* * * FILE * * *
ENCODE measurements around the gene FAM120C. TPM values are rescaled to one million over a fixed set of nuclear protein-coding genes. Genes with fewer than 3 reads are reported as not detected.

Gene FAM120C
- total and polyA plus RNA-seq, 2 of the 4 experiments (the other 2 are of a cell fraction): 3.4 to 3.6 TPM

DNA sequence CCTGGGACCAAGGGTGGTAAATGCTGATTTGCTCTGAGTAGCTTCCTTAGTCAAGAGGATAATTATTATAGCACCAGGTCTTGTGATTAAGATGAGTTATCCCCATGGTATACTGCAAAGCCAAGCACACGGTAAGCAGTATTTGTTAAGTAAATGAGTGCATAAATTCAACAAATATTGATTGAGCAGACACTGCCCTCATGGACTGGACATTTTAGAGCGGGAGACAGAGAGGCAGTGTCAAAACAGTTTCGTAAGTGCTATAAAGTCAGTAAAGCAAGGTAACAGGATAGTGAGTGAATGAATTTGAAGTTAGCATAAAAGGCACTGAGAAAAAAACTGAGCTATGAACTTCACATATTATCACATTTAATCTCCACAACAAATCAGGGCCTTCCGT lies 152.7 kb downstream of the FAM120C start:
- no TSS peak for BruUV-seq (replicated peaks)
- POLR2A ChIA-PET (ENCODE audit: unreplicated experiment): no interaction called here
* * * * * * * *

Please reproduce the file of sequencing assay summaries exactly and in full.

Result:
ENCODE measurements around the gene FAM120C. TPM values are rescaled to one million over a fixed set of nuclear protein-coding genes. Genes with fewer than 3 reads are reported as not detected.

Gene FAM120C
- total and polyA plus RNA-seq, 2 of the 4 experiments (the other 2 are of a cell fraction): 3.4 to 3.6 TPM

DNA sequence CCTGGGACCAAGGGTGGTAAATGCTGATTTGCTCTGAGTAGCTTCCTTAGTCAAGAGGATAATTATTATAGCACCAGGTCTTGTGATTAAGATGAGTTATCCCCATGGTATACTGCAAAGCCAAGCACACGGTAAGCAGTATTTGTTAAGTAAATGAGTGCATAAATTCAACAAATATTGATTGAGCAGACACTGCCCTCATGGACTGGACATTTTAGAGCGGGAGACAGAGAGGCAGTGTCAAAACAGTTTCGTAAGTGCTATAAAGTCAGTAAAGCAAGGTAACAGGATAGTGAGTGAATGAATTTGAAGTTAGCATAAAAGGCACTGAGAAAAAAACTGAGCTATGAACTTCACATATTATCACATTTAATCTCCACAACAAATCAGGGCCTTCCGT lies 152.7 kb downstream of the FAM120C start:
- no TSS peak for BruUV-seq (replicated peaks)
- POLR2A ChIA-PET (ENCODE audit: unreplicated experiment): no interaction called here